Afflalo missed five games from Feb. 23 through March 2 with a sprained ankle and an illness and he’s struggled in the weeks since then. Afflalo admitted on Wednesday night that he went through a down period in part because he was upset about once again being out of the playoff hunt in the Eastern Conference. Afflalo said that he didn’t not handle the losing well and allowed it to briefly sour his outlook on the season.
``These last five games (of the regular season) I need to make sure I show up and close out the season strong,’’ Afflalo said. ``To be honest, after I came back from the ankle injury and got a slow start, my mindset slightly changed because of the nature of our season. Not being competitive for the playoffs, it was kind of a difficult thing to handle. But it’s just a maturity thing on my end and I still have to show up and play hard.’’
QUOTABLE: ``That’s an experienced team that we were playing and it was a really good job by our guys of not panicking the entire night, even down to the possession where Kyle (O’Quinn) is inbounding the ball, they overplay Jameer (Nelson) and Maurice (Harkless) back cuts and Kyle delivers a pass. Overall, it was a lot of good things from us and continuing to learn at the end of the game not to panic.’’ – Magic coach Jacque Vaughn on his team’s execution at the end of the game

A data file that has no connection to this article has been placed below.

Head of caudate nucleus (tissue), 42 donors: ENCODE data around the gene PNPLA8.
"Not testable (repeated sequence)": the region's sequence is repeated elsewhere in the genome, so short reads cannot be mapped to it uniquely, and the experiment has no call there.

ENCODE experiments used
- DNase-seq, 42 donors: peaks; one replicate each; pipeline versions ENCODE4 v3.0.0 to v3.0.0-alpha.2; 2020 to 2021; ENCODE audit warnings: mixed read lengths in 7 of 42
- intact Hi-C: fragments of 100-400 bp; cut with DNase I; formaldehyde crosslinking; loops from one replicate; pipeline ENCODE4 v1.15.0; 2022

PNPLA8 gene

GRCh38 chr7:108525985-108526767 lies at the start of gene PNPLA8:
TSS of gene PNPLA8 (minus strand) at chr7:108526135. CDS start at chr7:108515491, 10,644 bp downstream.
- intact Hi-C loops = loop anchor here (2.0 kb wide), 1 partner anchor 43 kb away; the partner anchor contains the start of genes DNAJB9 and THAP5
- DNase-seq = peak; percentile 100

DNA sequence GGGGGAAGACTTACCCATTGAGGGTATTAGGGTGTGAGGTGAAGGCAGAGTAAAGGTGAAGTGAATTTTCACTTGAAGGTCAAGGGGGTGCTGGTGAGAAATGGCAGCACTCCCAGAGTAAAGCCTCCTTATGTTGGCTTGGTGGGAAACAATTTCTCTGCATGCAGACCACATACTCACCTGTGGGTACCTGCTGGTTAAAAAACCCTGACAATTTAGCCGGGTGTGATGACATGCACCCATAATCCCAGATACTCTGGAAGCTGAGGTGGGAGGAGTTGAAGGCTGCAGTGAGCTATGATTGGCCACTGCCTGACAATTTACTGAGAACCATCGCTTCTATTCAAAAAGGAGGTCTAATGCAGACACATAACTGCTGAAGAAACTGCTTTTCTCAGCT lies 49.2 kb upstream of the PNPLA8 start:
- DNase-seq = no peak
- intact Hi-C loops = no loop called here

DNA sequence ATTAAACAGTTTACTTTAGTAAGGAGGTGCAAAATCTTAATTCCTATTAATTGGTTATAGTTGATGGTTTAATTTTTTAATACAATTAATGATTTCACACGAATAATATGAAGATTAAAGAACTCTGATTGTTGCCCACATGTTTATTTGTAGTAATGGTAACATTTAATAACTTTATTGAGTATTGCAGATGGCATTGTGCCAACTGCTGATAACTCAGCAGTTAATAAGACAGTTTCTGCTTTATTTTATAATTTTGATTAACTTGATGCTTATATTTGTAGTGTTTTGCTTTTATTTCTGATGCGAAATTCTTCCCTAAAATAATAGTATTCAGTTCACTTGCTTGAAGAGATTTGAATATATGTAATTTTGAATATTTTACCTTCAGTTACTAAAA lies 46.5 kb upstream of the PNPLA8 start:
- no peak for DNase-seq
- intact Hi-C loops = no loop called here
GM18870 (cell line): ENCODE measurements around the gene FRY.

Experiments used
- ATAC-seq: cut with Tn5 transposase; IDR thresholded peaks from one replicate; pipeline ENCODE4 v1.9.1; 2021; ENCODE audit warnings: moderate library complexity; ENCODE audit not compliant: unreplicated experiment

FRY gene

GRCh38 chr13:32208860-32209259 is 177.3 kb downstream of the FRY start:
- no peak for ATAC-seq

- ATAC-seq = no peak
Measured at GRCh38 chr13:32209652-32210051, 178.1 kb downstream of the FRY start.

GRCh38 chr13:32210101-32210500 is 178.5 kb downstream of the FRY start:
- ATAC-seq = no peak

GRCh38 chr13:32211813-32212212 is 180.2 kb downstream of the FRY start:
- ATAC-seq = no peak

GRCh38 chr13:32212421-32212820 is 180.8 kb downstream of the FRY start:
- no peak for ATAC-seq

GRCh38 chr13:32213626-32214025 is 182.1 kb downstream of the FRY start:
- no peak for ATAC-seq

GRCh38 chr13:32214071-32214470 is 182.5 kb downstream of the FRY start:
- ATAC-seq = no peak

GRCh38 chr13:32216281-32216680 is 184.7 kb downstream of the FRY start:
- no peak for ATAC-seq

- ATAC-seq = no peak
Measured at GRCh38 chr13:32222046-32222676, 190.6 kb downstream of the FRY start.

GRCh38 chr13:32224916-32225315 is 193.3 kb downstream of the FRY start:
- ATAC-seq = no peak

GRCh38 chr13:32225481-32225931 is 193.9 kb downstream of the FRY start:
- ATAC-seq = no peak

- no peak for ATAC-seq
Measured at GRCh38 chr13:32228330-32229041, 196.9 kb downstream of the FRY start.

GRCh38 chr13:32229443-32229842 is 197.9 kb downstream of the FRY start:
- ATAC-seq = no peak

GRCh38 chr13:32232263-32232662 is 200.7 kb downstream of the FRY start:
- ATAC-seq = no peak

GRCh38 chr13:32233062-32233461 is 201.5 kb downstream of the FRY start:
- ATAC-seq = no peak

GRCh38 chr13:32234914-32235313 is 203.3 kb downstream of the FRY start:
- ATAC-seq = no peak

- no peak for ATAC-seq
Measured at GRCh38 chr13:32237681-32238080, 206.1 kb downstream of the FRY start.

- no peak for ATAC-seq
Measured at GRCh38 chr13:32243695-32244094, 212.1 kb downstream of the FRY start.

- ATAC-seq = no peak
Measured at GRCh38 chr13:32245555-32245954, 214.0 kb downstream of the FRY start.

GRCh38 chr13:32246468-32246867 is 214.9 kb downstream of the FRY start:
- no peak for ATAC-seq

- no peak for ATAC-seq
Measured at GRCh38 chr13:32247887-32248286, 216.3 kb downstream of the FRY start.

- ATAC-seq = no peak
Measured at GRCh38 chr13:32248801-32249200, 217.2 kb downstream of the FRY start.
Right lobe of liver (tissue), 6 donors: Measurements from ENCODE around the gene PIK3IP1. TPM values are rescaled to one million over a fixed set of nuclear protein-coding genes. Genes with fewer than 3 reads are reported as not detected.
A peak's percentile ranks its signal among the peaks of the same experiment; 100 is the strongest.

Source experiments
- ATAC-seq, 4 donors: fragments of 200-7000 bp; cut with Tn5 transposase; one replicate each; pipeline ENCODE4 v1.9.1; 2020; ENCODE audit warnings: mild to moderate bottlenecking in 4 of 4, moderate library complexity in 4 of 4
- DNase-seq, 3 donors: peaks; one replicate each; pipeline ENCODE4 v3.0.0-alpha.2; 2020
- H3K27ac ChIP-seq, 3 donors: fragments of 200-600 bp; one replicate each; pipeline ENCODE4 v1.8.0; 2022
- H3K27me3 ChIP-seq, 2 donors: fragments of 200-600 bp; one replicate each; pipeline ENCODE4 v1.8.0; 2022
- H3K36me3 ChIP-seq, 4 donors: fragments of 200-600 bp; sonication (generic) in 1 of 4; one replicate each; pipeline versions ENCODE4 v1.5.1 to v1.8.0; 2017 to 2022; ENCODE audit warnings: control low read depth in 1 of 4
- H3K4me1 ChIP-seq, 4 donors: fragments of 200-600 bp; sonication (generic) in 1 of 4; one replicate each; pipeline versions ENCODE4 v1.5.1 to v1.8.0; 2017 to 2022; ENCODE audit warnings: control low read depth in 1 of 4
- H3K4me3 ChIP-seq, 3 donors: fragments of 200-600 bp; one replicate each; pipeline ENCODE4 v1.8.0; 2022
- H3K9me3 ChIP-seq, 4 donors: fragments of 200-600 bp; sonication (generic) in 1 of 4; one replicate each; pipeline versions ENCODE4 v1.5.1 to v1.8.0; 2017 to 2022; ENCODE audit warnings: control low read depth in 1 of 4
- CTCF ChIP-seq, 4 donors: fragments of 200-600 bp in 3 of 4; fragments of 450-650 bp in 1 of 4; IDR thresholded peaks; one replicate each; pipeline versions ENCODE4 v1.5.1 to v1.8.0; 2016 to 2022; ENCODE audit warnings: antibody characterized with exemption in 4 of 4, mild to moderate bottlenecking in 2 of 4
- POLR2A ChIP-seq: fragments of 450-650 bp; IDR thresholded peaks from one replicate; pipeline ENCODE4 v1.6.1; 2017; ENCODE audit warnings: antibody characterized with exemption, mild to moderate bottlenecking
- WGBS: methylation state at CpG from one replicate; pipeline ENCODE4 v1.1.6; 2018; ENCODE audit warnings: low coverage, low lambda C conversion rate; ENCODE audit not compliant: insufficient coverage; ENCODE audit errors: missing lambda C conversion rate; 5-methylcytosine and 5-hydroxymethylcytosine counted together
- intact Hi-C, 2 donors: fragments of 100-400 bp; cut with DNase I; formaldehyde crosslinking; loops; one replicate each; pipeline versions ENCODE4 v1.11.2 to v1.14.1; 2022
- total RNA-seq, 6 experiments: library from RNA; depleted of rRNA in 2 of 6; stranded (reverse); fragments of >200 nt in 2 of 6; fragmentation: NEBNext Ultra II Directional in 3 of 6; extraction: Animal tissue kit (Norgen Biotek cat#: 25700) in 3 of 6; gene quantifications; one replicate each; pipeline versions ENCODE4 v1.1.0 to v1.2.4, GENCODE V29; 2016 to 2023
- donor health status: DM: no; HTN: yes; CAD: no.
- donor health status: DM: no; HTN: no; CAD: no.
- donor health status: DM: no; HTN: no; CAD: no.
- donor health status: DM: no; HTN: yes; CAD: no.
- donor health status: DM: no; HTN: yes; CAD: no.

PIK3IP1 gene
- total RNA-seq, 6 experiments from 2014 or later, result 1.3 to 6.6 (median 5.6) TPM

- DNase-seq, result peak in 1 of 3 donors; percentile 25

STAT OF THE NIGHT: Moore needed just 2 minutes and eight seconds in the second quarter to pump in 14 consecutive points for the Magic.
The Magic came into the game wanting to run at the older Nets, who had played a night earlier in Miami. Moore took that game plan to heart, sprinting back hard on the fastbreak to fill the shooting lanes on the wing.
Victor Oladipo had three assists on Moore’s four 3-pointers in the second period. Oladipo also had the pass ahead on Moore’s long 3-pointer at the end of the third quarter that gave Orlando some big-time momentum going into the fourth period.